May 23rd, 2008


Moments in the Sun

Last night's attempt to supplement income through market research did not go well. Traffic made me late by about fifteen minutes and when I got there, an official looking woman told me I was much too late, and could not be used. "You were suppose to be here fifteen minutes early," she said, in that tone that suggested I'd been a bad child.

Just like every boss I ever had.

Now, I'm the first to admit that I don't react well to people telling me what to do. It doesn't really matter what the circumstance is, but if I get anyone with that attitude that I was bad, needed a scolding and whatever, it's kinda done then and there. There's really no excuse to treat an adult like a child, I figure. Still, this woman in particular, she had the cash I wanted, and she wouldn't be giving it over, and so I ended up back home, conscious of the fact that if you added up the money I was down this week, it came to a fair chunk. It was enough to make me think that this self employment gig was a bit a mistake, at least for the moments that I was feeling sorry for my cash flow, but I know there's good and bad moments in any job and I just rode it out. Of course, I've been riding it out all week. It's just that when you're running your own gig, when someone cancels, when you get sick, when some life shit comes up, the cash just drops off for that moment, which is different if you've got a nice salary job with holidays and sick pay and a retirement fund. That's pretty much the rub when it comes to being on your own, and you have to prepare for it: you got to put cash aside, you have to have a nice cushion between you and the time filling in the dole form, or hitting up friends for a little work, or family for a little loan. In every fee that you charge there's got to be the understanding within yourself that the cash you're getting for this one job isn't just for the week, but for the month, the year, and so on and so forth. If the car breaks down tomorrow, you better have the means to get it repaired, for example.

To be in that position is pretty simple, and just takes you being reasonable with you cash. A few months back, I think, there was a blog post going round that everyone linked about how to manage your money as an author, and it was full of fairly obvious pieces of advice such as 'Don't Blow All Your Money in a Week on Cocaine and Hookers, Because You Must Eat for the Year,' and so forth. Honestly, it surprised me that so many people thought it was insightful. But still, if you follow a kind of principle wherein you think about all the bad and horrible things that may befall you in the future first, so that you put aside a bit, and then think about all the neat things you can do now with what you got left over, you'll do okay. It's just that having someone else worry about that--such as bosses and accountants--is so much easier, and that is an attraction to having one of those jobs where you just get paid, come home, and do whatever. Shame the math on working eight or ten hours (including travel) doesn't add up for a day, hey? Work five days of that in a job yo don't care about, get two days off to do what you want.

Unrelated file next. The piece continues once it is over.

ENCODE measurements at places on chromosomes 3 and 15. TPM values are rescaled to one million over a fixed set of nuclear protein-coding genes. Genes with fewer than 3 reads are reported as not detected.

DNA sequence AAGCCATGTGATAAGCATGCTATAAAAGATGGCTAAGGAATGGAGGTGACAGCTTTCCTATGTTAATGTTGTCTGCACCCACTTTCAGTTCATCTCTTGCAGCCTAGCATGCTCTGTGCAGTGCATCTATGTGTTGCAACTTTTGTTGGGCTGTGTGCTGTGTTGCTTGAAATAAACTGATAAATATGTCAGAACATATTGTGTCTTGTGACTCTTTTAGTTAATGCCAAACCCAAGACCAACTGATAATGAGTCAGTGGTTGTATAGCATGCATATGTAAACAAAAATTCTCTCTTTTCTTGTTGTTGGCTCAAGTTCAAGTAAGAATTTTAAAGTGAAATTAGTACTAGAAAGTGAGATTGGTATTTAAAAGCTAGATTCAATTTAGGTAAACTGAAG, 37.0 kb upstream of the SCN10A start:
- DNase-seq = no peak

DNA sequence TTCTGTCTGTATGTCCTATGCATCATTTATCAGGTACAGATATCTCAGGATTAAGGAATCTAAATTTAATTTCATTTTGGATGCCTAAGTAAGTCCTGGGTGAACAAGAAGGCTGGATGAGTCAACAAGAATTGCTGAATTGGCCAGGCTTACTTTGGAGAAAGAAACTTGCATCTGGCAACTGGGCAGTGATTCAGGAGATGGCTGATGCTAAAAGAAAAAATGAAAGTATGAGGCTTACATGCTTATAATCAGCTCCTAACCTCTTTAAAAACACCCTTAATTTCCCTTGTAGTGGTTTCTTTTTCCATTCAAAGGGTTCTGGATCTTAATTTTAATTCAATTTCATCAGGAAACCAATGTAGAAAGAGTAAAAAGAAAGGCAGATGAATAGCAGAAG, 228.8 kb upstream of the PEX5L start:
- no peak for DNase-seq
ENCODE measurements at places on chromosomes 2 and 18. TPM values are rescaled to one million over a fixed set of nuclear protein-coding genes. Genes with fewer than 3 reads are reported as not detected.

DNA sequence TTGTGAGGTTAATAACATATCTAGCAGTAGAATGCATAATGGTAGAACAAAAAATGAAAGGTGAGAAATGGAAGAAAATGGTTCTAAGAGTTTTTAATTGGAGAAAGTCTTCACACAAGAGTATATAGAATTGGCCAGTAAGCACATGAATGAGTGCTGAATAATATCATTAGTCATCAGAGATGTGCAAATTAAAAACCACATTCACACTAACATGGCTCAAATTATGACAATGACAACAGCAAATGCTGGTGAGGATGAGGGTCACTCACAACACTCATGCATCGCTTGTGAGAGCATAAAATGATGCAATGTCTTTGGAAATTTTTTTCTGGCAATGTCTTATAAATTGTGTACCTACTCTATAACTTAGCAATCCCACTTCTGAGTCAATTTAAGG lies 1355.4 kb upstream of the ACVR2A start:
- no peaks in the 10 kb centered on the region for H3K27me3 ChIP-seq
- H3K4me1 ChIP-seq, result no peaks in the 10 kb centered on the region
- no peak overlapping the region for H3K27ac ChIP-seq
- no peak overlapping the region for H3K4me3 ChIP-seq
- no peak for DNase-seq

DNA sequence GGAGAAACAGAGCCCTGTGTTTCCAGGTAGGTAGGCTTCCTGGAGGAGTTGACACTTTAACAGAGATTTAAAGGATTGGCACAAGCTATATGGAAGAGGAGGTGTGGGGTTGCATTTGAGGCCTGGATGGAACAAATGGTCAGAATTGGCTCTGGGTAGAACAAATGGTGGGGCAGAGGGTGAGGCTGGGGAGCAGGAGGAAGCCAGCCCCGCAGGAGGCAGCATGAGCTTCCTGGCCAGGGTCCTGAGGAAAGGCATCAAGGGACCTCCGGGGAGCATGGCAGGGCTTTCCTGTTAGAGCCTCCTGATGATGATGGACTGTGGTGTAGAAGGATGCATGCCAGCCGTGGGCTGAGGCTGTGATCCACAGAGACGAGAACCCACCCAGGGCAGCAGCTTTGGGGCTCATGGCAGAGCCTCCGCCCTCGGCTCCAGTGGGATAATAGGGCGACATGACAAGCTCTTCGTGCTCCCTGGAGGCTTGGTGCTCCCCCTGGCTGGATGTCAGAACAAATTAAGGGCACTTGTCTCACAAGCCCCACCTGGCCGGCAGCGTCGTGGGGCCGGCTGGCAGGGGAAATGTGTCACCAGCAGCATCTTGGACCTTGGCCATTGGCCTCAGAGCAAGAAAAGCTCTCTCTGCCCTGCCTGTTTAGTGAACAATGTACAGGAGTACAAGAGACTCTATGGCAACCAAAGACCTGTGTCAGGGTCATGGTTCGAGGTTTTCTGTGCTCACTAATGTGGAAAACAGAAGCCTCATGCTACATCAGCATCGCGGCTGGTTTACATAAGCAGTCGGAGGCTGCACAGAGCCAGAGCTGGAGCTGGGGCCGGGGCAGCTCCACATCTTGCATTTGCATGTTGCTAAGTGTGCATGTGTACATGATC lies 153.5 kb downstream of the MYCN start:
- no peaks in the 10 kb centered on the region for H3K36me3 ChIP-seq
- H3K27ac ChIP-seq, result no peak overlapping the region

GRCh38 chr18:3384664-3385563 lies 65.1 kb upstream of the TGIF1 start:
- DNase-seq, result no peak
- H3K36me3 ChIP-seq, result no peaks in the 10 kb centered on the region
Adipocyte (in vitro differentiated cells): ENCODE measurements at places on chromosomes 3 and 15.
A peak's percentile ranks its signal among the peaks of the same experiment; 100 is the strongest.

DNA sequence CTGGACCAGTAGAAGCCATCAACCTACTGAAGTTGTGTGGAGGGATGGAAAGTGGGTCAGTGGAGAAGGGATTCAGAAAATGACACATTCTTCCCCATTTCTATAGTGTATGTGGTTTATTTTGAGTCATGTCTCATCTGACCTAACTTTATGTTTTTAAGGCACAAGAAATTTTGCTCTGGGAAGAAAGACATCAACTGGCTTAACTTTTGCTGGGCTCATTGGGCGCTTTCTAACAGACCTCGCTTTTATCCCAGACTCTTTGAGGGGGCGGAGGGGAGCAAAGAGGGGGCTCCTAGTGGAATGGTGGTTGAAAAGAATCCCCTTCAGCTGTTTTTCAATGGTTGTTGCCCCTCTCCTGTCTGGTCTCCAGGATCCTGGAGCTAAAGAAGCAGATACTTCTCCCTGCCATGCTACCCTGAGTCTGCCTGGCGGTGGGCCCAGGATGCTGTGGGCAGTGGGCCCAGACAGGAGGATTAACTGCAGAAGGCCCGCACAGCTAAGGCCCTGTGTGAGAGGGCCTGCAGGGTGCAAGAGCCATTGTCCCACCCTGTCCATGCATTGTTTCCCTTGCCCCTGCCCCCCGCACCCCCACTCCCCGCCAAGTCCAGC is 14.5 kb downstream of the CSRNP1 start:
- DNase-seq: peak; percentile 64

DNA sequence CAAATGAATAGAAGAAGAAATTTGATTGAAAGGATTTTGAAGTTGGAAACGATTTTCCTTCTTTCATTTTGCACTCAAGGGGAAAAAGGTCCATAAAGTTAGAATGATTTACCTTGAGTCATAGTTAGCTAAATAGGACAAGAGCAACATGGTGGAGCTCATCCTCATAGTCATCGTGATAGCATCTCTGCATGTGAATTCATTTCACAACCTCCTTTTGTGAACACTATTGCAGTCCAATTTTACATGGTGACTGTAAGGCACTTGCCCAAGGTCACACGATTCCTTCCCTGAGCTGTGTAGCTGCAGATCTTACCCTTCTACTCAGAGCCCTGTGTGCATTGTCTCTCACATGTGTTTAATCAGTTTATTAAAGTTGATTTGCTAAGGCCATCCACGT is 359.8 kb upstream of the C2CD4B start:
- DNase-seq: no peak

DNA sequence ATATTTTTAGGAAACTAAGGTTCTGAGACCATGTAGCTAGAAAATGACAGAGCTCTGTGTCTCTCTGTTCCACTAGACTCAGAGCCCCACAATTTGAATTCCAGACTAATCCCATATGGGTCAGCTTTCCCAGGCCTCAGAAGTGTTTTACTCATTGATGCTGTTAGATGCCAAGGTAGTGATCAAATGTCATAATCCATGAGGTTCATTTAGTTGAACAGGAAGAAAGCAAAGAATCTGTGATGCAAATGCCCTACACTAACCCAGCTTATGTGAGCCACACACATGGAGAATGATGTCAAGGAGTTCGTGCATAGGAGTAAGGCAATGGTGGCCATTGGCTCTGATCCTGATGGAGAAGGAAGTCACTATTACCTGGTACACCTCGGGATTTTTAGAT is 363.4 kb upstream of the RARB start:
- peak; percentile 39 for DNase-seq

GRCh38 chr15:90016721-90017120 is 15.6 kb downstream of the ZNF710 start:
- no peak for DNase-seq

Shitty deal, that.

Still, with all that said, I could've done with my eighty bucks last night, if for nothing else but cheap hookers.

Oh, and I've seen this around of late: apparently the Australian is busy telling people the average middle class wage is 150k a year.

Guess they didn't poll my neighbourhood.
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The Funeral, Ruined is Up for Free

A bit of free fiction today, since has posted 'The Funeral, Ruined,' to help promote Paper Cities.

This means you can read the whole thing here:

It was the weight that woke Linette. Her weight. The weight of herself.

The flat red sky above Issuer was waiting when she opened her eyes. Five hours before, when she had closed her eyes, it had been a dark, ugly brown-red: the middle of the night. Now it was the clear early morning red, and a thick, muggy warmth was seeping through her open window with the new light. There would be no rain today. Just the heat. Just the sweat. Just that uncomfortable, hot awareness of herself that both brought. The worse was Linette’s short, dark hair, dirty with sweat and ash. The ash that had come through the open window during the night. It had streaked her face and settled in her mouth and she could taste it, dry, burnt and unappealing in her gums. Her left arm, with its thick, straight scars across the forearm, felt heavy and ached; but it always ached. It was a dull, lazy ache in the heat, and a sharp, pointed pain in the cold, as if, with the latter, the brittle weather was digging into her fractured bone to snap it. Her feet, tangled at the bottom of her coarse, ash stained brown sheets, sweated uncomfortably, and her long, straight back could feel the sweaty outline of the bronze frame beneath the thin mattress that she lay on. There was no end to herself, Linette thought, and she would never be able to sleep again, so aware of it was she.

This is one of my Red Sun stories, the world in which the current novel is set. The novel proceeds nicely, and I have a few more days left till I have the whole thing done, and then three or four weeks or rewriting the final bits, fixing up the changes I made and making it pretty, basically. If you're curious, 'The Funeral, Ruined' is the story where I finally nailed the braiding style I wanted for the book down, so you can have a read of this to get a pretty decent taste of how that should work in a novel.